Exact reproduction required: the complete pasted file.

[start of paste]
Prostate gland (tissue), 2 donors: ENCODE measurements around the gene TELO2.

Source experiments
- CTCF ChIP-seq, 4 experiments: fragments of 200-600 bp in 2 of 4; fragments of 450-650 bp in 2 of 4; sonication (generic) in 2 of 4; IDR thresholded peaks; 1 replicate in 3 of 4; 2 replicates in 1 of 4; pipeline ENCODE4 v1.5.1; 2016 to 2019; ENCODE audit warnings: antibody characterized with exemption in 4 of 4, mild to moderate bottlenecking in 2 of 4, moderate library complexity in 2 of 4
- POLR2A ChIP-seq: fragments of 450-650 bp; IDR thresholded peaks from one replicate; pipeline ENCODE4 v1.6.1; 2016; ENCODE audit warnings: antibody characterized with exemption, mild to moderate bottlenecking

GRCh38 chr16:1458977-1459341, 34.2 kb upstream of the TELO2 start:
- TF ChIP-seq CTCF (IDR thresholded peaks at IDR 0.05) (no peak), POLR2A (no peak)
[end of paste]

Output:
Prostate gland (tissue), 2 donors: ENCODE measurements around the gene TELO2.

Source experiments
- CTCF ChIP-seq, 4 experiments: fragments of 200-600 bp in 2 of 4; fragments of 450-650 bp in 2 of 4; sonication (generic) in 2 of 4; IDR thresholded peaks; 1 replicate in 3 of 4; 2 replicates in 1 of 4; pipeline ENCODE4 v1.5.1; 2016 to 2019; ENCODE audit warnings: antibody characterized with exemption in 4 of 4, mild to moderate bottlenecking in 2 of 4, moderate library complexity in 2 of 4
- POLR2A ChIP-seq: fragments of 450-650 bp; IDR thresholded peaks from one replicate; pipeline ENCODE4 v1.6.1; 2016; ENCODE audit warnings: antibody characterized with exemption, mild to moderate bottlenecking

GRCh38 chr16:1458977-1459341, 34.2 kb upstream of the TELO2 start:
- TF ChIP-seq CTCF (IDR thresholded peaks at IDR 0.05) (no peak), POLR2A (no peak)